The 2016 edition of "A Women's Right to Know," a booklet provided to patients prior to seeking an abortion, has drawn controversies from several medical groups for what they claim is flawed, biased, and outright incorrect information.
In particular, they've taken issue with statements that seemingly connect abortion with depression, breast cancer and fetal pain.
"There is medically incorrect information," explained Dr. Kimberly Carter, who's the President of the Texas Association of Obstetricians and Gynecologists (TAOG).
While Carter added that the 2016 edition is a big improvement over previous iterations due to a softening of language, she highlighted several issues still exist.
"Most importantly - the fetal pain is still medically inaccurate. And to bring up a link between breast cancer and elective terminations is still medically inaccurate," explained Dr. Carter.
Another point of contention - linking depression with abortion. Dr. Carter said the language used to describe emotional responses following an abortion were overly negative, and not inclusive of all available data.
Her statements - backed by the American Cancer Society and American Psychological Associations. Both organizations have stated no link between abortion and cancer or depression, respectively.
Sarah Wheat, a spokesperson with Planned Parenthood, believed the pamphlets are motivated by politics rather than medicine.
"That's always been incredibly challenging for our professional medical staff and for patients who don't understand why they're receiving information that's not based on medical science from a medical professional," explained Wheat.
State law requires women seeking the procedure to receive the packet from their physician and wait at least 24 hours before returning. Wheat said she believes the pamphlet did little to discourage women seeking the procedure.
Through the reviewal process, Carrie Williams, a spokesperson with the state Health and Human Services Commission, said they received 13,000 public comments.
Some of the most prominent criticism came from the American Congress of Obstetricians and Gynecologists (ACOG) and Texas Association of Obstetricians and Gynecologists.
In a six-page letter, they pointed out over twenty issues, many surrounding biased language, a lack of legitimate sourcing, cherry-picked statistics, or outdated and incorrect information.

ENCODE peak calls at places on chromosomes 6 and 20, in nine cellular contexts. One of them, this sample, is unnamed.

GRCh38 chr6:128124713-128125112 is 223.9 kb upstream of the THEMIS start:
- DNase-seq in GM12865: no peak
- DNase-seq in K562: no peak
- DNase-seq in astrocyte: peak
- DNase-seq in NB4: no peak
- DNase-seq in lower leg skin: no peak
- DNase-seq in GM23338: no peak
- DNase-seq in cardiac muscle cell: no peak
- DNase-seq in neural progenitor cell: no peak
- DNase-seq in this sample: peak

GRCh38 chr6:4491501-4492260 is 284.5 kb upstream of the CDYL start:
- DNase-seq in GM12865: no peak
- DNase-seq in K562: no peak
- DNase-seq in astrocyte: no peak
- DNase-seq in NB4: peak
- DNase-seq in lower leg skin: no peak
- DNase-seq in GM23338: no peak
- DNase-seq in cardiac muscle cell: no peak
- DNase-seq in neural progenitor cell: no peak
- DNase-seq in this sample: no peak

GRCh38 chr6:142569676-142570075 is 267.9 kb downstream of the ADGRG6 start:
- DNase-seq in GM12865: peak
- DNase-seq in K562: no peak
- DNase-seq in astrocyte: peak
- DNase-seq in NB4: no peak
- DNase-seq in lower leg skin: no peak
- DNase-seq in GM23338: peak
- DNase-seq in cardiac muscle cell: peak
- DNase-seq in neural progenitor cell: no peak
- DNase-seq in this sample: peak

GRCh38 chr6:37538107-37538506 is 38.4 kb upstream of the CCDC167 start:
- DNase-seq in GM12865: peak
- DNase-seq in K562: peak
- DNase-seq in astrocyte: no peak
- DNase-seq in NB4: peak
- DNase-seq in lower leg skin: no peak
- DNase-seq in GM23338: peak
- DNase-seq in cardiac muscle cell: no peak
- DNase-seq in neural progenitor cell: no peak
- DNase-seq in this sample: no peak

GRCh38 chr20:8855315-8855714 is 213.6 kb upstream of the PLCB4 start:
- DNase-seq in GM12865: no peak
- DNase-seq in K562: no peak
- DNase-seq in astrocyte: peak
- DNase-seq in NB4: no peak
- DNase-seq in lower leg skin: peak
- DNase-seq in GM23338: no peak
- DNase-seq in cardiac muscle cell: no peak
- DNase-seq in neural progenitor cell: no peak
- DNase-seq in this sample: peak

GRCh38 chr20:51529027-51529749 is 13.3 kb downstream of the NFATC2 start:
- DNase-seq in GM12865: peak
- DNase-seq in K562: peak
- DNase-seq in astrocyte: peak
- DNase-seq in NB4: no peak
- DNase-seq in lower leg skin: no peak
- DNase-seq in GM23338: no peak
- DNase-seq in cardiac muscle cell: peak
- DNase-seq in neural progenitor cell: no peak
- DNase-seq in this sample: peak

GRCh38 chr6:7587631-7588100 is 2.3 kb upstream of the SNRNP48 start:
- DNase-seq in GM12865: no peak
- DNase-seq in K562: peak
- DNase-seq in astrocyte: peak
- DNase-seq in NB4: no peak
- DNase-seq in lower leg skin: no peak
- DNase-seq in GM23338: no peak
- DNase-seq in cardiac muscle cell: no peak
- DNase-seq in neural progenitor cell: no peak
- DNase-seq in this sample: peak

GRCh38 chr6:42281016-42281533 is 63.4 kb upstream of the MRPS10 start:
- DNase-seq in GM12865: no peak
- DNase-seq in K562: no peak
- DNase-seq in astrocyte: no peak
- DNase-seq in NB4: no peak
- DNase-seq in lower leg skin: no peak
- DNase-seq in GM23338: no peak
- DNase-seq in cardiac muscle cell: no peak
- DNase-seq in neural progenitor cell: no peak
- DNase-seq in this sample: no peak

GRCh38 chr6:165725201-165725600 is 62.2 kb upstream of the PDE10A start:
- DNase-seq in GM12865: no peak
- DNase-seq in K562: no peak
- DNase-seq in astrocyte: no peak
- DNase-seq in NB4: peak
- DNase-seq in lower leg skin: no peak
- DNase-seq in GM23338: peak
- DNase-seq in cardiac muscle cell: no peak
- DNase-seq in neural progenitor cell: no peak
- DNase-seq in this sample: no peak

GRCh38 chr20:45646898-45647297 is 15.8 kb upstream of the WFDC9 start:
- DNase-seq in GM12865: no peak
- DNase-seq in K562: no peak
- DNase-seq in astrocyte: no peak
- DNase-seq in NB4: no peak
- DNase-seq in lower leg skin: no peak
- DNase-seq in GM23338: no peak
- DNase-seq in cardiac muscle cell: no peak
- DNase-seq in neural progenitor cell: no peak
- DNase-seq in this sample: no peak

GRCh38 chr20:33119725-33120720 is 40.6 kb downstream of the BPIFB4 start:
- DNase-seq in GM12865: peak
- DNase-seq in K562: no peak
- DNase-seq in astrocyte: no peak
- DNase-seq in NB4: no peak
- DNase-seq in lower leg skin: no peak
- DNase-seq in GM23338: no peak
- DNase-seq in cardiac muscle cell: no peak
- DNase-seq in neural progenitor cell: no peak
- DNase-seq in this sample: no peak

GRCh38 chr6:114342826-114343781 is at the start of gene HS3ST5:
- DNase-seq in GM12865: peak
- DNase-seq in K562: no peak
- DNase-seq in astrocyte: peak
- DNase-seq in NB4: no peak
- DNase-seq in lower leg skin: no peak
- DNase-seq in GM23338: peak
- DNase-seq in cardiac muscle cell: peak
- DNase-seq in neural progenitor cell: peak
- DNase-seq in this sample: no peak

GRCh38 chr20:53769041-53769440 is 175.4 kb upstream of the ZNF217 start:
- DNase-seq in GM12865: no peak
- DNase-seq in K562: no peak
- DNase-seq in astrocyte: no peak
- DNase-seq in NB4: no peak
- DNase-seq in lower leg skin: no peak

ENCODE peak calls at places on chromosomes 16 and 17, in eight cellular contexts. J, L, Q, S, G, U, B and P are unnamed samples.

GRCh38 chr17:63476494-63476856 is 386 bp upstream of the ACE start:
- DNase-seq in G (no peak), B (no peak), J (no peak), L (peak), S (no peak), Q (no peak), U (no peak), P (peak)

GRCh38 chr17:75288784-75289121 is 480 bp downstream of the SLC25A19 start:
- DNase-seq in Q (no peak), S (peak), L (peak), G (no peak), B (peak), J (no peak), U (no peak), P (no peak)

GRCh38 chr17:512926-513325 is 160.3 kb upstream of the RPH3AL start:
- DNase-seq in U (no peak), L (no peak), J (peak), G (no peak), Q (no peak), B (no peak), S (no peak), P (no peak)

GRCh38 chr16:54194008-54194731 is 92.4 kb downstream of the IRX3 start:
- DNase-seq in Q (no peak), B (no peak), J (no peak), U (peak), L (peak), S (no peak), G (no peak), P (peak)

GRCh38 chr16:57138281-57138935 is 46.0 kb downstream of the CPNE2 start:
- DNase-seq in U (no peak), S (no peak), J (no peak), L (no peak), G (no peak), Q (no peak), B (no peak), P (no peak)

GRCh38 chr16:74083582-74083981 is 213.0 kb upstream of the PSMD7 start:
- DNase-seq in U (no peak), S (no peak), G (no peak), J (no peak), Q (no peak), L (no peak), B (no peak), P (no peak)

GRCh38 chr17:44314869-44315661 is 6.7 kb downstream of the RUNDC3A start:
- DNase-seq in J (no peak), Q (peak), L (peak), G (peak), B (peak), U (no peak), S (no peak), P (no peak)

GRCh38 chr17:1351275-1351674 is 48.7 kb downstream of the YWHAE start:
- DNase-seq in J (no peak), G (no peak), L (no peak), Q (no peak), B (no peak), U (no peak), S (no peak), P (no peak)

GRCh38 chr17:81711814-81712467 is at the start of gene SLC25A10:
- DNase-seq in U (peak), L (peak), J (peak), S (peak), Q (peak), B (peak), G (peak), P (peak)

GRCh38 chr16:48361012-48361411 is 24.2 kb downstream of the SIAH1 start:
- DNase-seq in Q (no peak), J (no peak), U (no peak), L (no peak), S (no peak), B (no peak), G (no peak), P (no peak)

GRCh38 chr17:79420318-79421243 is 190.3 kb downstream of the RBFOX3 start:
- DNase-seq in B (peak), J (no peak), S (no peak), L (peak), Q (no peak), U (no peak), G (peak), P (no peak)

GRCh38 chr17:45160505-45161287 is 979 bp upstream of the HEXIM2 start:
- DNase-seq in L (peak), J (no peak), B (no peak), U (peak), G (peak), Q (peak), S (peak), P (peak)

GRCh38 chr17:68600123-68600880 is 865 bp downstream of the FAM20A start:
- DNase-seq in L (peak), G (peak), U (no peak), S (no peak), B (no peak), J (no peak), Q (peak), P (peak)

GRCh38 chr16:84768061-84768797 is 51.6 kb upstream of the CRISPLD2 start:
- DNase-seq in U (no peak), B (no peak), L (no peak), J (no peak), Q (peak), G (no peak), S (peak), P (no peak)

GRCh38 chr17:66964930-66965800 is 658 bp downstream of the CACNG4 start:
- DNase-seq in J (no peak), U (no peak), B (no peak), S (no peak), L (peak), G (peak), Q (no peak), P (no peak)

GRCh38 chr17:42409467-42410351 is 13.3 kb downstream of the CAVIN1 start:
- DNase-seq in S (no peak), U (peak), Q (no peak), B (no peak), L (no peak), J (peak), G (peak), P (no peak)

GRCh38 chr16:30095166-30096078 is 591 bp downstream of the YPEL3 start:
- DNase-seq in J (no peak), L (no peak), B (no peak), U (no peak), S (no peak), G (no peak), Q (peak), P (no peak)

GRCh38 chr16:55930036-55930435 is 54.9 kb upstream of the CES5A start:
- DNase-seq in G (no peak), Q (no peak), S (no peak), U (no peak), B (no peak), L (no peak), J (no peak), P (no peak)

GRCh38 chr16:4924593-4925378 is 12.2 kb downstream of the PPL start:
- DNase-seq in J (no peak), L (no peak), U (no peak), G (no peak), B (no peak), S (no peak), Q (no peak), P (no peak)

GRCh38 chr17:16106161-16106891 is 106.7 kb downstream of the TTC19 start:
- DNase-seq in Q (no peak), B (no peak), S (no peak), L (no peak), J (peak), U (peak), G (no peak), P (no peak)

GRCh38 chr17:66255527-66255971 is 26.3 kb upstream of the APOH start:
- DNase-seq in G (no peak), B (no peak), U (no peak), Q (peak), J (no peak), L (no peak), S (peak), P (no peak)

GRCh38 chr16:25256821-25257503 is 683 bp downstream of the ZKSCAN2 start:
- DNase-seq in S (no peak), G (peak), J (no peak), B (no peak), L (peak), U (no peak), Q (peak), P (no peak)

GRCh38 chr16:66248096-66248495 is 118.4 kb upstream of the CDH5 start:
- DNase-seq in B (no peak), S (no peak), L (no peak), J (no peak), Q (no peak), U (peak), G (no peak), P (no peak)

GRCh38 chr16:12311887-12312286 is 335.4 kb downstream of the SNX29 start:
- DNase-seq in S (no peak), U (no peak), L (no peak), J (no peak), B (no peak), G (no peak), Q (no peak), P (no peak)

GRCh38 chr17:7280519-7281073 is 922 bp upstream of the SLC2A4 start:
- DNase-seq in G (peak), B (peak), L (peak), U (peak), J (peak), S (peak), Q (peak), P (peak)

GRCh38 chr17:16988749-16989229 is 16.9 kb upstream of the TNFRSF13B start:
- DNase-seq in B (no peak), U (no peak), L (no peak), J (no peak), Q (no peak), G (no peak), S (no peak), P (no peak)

The Texas Medical Association (TMA) also stated their objection to much of the language used in the pamphlets, echoing previous criticism they have shared in past years.
For example, ACOG and TAOG objected over the use of the term "baby" instead of the medically-accepted term for "fetus." Other language issues - using "womb" instead of "uterus."
On top of page two of the pamphlet, in italicized red lettering, it states “We know that babies develop the ability to feel pain while in the womb. In consideration of the potential for fetal pain, Texas law currently limits abortion to under 20 weeks.”
However, ACOG and TAOG's letter noted, "There is no credible, current medical evidence that fetuses are sufficiently neurologically developed to perceive pain before 24 weeks; indeed, there is significant evidence to the contrary. [Lee; RCOG] The language is unnecessarily inflammatory, putting forth an ideological rather than scientific perspective and should be removed."
It goes on to note that the article sourced for this finding has not been peer-reviewed and "not considered to be the authoritative study on fetal pain."
In a letter written this summer by Dr. Shanna Combs, the Chair on the Committee on Reproductive, Women's and Perinatal Health for the Texas Medical Association, she expressed her overall displeasure with much of the content.
In part, she wrote "We continue to be concerned with the biased terms and inferences throughout the pamphlet, on almost every page."
In a 2013 review, the American College of Pediatricians looked into many of the sources cited in the pamphlets, and agreed with their respective findings.
"We're pleased with the evidence that we've found so far regarding the link. Certainly more (research) needs to be done," explained Dr. Patricia Lee June, who is part of the organization. Dr. June noted they had not conducted any studies, but had reviewed other studies on the issue.
While Dr. June acknowledges the American College of Pediatricians morally objects to abortion, she asserted their findings were based on science.
We reached out to the Health and Human Services Commission for an interview. They declined our request, but provided a statement which read in part:
"We very carefully reviewed the booklet for accuracy and took to heart the feedback we received over the summer.... Our focus was on making sure the booklet is helpful, user friendly and medically accurate, and we carefully studied the medical and scientific research available to us along the way. In the end, it's about making sure pregnant women have the information they need to make decisions that are right for them."
The pamphlets are currently being printed to be given to women's health facilities. In total, the 20-page pamphlet cites 31 different sources.